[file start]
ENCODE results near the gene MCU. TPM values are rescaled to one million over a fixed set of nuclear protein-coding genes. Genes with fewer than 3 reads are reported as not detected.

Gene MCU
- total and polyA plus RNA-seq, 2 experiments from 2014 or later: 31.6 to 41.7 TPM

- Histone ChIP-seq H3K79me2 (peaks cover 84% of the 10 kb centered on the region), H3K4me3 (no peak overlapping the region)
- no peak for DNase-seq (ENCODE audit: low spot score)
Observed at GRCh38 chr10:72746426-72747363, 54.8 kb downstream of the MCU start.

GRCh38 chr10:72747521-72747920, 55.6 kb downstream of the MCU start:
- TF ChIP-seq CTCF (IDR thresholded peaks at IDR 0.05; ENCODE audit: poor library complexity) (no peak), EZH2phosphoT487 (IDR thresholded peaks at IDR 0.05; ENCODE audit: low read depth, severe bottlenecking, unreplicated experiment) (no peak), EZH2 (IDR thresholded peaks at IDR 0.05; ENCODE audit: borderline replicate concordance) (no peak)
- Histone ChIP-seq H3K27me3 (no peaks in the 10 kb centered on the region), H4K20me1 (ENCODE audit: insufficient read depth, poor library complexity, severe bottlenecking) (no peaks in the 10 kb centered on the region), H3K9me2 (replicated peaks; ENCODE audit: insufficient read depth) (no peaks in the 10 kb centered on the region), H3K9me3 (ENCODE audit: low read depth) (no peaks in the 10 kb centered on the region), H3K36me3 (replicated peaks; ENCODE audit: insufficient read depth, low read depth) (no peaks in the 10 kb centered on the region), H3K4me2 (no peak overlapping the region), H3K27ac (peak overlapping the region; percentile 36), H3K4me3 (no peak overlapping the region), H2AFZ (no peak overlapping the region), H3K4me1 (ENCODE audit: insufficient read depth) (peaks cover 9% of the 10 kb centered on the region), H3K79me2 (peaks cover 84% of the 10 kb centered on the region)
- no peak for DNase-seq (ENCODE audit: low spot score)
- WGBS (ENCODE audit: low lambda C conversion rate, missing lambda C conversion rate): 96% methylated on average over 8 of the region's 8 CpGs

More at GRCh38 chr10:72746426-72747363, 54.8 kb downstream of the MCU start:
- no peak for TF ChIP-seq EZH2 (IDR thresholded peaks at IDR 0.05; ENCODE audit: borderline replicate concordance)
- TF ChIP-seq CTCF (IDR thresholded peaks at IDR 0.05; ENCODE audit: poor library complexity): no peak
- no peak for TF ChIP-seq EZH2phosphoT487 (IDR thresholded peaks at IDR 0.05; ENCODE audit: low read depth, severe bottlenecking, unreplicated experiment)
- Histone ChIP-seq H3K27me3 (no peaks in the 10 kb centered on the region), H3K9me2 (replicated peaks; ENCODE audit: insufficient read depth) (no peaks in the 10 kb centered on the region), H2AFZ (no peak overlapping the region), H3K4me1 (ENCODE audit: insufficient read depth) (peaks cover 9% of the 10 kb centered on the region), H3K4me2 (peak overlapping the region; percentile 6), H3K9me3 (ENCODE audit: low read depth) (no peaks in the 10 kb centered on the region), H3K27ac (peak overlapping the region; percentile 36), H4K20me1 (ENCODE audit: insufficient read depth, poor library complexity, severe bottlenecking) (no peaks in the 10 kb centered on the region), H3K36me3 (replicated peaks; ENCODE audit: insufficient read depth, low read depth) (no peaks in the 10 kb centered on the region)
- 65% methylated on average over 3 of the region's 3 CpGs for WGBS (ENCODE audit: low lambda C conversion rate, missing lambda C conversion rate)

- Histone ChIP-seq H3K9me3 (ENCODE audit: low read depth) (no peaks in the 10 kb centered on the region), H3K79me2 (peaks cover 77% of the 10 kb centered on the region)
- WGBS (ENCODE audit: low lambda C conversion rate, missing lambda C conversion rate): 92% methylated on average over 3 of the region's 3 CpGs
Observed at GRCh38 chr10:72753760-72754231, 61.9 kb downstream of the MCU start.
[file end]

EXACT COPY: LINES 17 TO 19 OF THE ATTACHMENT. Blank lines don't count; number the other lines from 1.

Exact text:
- 65% methylated on average over 3 of the region's 3 CpGs for WGBS (ENCODE audit: low lambda C conversion rate, missing lambda C conversion rate)

- Histone ChIP-seq H3K9me3 (ENCODE audit: low read depth) (no peaks in the 10 kb centered on the region), H3K79me2 (peaks cover 77% of the 10 kb centered on the region)
- WGBS (ENCODE audit: low lambda C conversion rate, missing lambda C conversion rate): 92% methylated on average over 3 of the region's 3 CpGs